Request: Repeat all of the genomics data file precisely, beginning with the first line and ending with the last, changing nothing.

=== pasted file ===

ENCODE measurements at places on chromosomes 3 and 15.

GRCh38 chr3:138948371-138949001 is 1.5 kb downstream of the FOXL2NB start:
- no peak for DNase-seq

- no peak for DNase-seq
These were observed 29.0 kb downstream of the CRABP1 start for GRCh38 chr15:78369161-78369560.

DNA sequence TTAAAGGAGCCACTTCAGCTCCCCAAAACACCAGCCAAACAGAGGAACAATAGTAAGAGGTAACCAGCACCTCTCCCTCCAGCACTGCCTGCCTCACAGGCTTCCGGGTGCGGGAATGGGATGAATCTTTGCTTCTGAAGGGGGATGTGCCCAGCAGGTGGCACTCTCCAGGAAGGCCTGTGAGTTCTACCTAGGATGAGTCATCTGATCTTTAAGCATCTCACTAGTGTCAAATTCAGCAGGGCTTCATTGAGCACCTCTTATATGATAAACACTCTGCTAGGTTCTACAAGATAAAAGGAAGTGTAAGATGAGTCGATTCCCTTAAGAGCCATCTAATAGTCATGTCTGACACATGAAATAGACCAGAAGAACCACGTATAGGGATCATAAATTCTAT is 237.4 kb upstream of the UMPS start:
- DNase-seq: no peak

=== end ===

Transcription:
ENCODE measurements at places on chromosomes 3 and 15.

GRCh38 chr3:138948371-138949001 is 1.5 kb downstream of the FOXL2NB start:
- no peak for DNase-seq

- no peak for DNase-seq
These were observed 29.0 kb downstream of the CRABP1 start for GRCh38 chr15:78369161-78369560.

DNA sequence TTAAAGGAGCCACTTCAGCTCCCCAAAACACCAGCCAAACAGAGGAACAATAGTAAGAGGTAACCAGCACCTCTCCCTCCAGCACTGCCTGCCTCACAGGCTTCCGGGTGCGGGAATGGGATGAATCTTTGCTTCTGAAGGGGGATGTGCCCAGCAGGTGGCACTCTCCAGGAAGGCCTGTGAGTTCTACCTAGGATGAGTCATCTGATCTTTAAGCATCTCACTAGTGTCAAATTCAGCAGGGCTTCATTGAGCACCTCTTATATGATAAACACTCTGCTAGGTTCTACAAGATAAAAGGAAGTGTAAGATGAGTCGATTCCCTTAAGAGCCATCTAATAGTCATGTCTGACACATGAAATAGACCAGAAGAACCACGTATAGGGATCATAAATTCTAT is 237.4 kb upstream of the UMPS start:
- DNase-seq: no peak